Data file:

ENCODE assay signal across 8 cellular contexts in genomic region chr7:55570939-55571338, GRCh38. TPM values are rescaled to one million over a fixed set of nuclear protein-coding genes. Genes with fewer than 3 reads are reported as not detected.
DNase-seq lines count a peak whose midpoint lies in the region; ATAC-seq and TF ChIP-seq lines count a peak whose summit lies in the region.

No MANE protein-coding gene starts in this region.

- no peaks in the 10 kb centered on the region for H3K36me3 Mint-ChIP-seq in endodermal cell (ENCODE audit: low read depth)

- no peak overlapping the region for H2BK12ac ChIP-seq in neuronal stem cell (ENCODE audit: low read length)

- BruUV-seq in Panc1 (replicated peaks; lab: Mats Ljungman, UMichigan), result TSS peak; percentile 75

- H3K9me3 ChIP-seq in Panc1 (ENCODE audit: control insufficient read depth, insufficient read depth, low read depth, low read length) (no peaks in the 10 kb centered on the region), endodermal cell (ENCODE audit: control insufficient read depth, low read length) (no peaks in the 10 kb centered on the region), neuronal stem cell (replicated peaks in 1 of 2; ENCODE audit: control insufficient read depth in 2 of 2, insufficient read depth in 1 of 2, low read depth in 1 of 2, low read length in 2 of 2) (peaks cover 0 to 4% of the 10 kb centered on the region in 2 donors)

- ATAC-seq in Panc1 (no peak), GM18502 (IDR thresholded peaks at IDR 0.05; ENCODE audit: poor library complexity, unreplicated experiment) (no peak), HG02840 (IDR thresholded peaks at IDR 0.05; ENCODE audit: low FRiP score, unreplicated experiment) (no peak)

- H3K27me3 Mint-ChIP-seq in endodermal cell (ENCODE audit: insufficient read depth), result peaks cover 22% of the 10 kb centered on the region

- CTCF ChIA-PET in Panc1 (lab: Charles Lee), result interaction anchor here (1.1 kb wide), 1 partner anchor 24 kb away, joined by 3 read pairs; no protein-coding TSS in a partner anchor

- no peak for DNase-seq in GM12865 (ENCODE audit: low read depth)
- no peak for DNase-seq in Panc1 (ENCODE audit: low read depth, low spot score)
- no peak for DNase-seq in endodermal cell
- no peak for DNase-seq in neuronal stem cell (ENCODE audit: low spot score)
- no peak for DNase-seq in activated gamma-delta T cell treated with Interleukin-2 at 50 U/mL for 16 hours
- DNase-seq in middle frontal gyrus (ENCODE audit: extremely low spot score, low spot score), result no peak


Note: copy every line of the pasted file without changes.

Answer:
ENCODE assay signal across 8 cellular contexts in genomic region chr7:55570939-55571338, GRCh38. TPM values are rescaled to one million over a fixed set of nuclear protein-coding genes. Genes with fewer than 3 reads are reported as not detected.
DNase-seq lines count a peak whose midpoint lies in the region; ATAC-seq and TF ChIP-seq lines count a peak whose summit lies in the region.

No MANE protein-coding gene starts in this region.

- no peaks in the 10 kb centered on the region for H3K36me3 Mint-ChIP-seq in endodermal cell (ENCODE audit: low read depth)

- no peak overlapping the region for H2BK12ac ChIP-seq in neuronal stem cell (ENCODE audit: low read length)

- BruUV-seq in Panc1 (replicated peaks; lab: Mats Ljungman, UMichigan), result TSS peak; percentile 75

- H3K9me3 ChIP-seq in Panc1 (ENCODE audit: control insufficient read depth, insufficient read depth, low read depth, low read length) (no peaks in the 10 kb centered on the region), endodermal cell (ENCODE audit: control insufficient read depth, low read length) (no peaks in the 10 kb centered on the region), neuronal stem cell (replicated peaks in 1 of 2; ENCODE audit: control insufficient read depth in 2 of 2, insufficient read depth in 1 of 2, low read depth in 1 of 2, low read length in 2 of 2) (peaks cover 0 to 4% of the 10 kb centered on the region in 2 donors)

- ATAC-seq in Panc1 (no peak), GM18502 (IDR thresholded peaks at IDR 0.05; ENCODE audit: poor library complexity, unreplicated experiment) (no peak), HG02840 (IDR thresholded peaks at IDR 0.05; ENCODE audit: low FRiP score, unreplicated experiment) (no peak)

- H3K27me3 Mint-ChIP-seq in endodermal cell (ENCODE audit: insufficient read depth), result peaks cover 22% of the 10 kb centered on the region

- CTCF ChIA-PET in Panc1 (lab: Charles Lee), result interaction anchor here (1.1 kb wide), 1 partner anchor 24 kb away, joined by 3 read pairs; no protein-coding TSS in a partner anchor

- no peak for DNase-seq in GM12865 (ENCODE audit: low read depth)
- no peak for DNase-seq in Panc1 (ENCODE audit: low read depth, low spot score)
- no peak for DNase-seq in endodermal cell
- no peak for DNase-seq in neuronal stem cell (ENCODE audit: low spot score)
- no peak for DNase-seq in activated gamma-delta T cell treated with Interleukin-2 at 50 U/mL for 16 hours
- DNase-seq in middle frontal gyrus (ENCODE audit: extremely low spot score, low spot score), result no peak